"Salvator Mundi", Leonardo da Vinci's $661m painting

Updated: Aug 22, 2019

Salvator Mundi Painting by Leonardo da Vinci

SOLD for 661.26 million AUD November 2017 at Christies New York Auction House

This sale smashed the previous record set by Pablo Picasso’s Les Femmes d’Alger (Version ‘O’) (1955), which sold for $179.4 million at the same house in May of 2015.

Salvator Mundi is recognised as one of the great rediscoveries of the 21stCentury after Robert Simon, a private broker snapped up the artwork from a regional auction in Louisiana for a fee less than $10,000, .2% of what piece for sold for at Christies recent auction. ‘Saviour of the World’ is one of less than 20 known paintings by Leonardo da Vinci to have survived to this day.

In November 2017, Leonardo da Vinci’s Salvator Mundi was auctioned off at Christies New York Auction House for 450 million USD (AUD $590 Million) in what’s become the most expensive artwork ever auctioned.

The history of the work dates back to the 1500’s, towards the end of Leonardo’s life. It’s expected the art was commissioned by a high-ranking official because of the precious materials used in constructing the piece, and unlike many of da Vinci’s artworks the ‘saviour of the world’ was finished.

The first record of the Salvator Mundi was in the private art collection of King Charles I. Following the Kings execution, the crown gave a substantial amount of his collection to creditors to offset large debts. The piece then fell into the hands of John Stone, a mason (equivalent to a modern-day architect) who held the artwork for 9 years before the monarchy was restored by King Charles II. It was then that parliament passed an act allowing the crown to repossess all items.

The Salvator Mundi then descended from the collection of King Charles II to his successor, younger brother, King James II. His mistress Catherine Sedley inherited the piece from the King before marrying the First Duke of Buckingham, who built Buckingham House which is today known as Buckingham Palace.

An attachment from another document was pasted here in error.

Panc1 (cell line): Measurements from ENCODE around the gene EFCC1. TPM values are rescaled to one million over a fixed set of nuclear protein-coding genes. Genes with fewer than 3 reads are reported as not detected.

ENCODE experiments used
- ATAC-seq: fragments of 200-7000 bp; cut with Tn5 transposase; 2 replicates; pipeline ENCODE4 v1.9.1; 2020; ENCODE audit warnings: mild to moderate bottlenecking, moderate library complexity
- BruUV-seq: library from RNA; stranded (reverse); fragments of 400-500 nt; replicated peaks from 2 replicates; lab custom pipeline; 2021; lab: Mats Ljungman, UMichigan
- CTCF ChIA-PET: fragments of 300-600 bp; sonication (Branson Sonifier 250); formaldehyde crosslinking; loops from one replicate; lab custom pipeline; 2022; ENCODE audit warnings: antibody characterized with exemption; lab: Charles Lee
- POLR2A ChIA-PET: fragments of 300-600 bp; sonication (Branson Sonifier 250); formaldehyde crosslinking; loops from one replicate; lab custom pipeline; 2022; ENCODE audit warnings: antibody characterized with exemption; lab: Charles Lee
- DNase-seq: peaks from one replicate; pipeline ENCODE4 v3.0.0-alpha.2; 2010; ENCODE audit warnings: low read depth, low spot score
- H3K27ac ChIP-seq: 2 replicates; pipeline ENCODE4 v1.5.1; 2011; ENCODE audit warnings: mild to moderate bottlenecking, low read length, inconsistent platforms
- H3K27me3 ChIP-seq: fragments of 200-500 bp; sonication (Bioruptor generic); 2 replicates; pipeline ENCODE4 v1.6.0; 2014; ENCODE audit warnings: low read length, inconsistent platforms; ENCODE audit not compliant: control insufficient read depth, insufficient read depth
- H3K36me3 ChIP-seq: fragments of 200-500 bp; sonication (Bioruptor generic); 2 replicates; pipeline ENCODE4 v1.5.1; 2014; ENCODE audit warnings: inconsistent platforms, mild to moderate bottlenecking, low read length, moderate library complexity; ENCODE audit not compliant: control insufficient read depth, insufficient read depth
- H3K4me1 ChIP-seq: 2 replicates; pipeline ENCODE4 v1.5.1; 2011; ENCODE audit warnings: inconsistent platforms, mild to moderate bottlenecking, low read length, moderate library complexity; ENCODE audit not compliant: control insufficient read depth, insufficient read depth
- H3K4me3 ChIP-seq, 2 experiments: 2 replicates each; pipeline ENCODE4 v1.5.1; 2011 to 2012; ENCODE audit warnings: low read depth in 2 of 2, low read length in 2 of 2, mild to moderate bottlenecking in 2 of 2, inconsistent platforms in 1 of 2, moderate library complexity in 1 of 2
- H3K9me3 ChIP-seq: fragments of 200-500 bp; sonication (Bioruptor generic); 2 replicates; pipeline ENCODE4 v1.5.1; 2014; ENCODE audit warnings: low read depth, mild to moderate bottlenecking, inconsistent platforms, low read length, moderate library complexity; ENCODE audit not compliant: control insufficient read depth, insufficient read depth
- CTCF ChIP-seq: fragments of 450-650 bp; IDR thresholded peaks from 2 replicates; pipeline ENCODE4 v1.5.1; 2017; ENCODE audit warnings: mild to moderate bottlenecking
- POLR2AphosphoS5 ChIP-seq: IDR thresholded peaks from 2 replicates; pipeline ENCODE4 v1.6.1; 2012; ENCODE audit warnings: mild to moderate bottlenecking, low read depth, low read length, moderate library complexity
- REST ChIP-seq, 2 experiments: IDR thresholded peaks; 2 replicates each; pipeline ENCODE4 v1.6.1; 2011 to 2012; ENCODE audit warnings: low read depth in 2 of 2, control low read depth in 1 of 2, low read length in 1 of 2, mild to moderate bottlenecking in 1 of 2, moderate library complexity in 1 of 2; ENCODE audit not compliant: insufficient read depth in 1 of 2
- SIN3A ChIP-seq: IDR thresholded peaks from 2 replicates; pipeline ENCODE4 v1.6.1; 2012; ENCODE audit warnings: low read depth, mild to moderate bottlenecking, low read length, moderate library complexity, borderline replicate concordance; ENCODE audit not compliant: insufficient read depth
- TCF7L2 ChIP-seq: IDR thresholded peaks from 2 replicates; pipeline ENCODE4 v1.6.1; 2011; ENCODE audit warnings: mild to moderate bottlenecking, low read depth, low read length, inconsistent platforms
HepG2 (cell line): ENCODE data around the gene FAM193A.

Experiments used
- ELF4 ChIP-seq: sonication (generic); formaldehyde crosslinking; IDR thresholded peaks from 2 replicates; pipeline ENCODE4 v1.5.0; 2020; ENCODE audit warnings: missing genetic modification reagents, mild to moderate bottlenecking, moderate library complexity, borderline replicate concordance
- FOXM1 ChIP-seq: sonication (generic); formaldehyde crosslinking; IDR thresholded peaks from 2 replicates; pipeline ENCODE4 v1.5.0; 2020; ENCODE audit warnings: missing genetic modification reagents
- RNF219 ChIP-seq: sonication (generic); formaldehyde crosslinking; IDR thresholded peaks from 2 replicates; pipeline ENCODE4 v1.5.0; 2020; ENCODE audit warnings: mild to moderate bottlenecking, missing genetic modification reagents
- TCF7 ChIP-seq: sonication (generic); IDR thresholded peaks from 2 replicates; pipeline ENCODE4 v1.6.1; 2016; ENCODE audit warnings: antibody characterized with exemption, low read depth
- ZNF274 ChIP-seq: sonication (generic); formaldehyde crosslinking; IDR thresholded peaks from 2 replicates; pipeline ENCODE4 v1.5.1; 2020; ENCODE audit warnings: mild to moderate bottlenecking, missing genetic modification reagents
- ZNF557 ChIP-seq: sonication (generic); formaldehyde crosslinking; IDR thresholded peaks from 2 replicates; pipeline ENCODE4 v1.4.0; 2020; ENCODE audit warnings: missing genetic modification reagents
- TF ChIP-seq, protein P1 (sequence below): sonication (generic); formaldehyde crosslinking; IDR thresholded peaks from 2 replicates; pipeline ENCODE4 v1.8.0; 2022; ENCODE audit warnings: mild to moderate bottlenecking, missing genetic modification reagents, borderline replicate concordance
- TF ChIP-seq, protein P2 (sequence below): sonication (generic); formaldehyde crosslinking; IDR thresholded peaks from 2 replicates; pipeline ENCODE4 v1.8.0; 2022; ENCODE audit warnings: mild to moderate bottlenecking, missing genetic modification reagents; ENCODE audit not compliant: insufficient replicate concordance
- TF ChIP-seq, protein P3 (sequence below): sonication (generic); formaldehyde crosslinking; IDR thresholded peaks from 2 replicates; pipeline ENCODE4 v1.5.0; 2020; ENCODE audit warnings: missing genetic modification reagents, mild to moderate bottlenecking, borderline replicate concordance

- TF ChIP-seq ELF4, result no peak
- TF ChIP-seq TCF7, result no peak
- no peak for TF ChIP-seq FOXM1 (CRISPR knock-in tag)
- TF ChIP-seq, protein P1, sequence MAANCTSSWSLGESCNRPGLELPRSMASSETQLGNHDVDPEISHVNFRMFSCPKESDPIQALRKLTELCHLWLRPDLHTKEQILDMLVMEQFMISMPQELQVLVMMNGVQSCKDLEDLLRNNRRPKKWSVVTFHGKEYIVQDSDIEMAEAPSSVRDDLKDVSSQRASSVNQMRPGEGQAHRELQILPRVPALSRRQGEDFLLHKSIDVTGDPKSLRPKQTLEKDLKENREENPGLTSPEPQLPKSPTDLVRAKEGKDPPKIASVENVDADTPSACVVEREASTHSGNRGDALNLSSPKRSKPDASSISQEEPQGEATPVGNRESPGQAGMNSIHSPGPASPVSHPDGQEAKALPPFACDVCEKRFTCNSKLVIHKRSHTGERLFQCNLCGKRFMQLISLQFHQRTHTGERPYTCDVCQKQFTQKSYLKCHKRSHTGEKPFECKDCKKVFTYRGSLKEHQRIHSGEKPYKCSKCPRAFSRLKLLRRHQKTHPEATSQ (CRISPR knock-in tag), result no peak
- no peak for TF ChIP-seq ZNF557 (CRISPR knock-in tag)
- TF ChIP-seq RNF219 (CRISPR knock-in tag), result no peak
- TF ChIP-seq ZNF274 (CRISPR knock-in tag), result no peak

In 1761 Buckingham House was sold to the crown and the contents, including the Salvator Mundi, are auctioned off in 1763. Here the piece completely disappears. It is presumed at this point that Leonardo’s original was heavily overpainted, only slightly resembling the most expensive artwork in history. This was a popular practice during this era where Christ was made to appear more masculine to suit a male dominated society.

Towards the end of the 19th century the artwork reappeared at an auction house in London where its sold as a copy of the original to a very prominent British collector, Francis Cook, at a very low cost. It remained in the possession of Cook until 1958 where its sold Sotheby’s Auction House in London for 45 pounds (1,050 pounds w/ adjusted inflation) (A$2,000).

The piece was largely unaccounted for until it reappeared in 2005 at a regional auction house in Louisiana where Robert Simon, a fine art specialist and collector of da Vinci works, purchased it for $10,000 USD ($13,100 USD adjusted for inflation). For 6 years the artwork was restored until its authentication in 2011.

Although many of us value art due to its aesthetic qualities, we cannot underestimate the potential goldmine that art can produce. The wealth of art may be much greater than we first perceive! Fine collectors of Berry Art may well be the winners of great fortunes!

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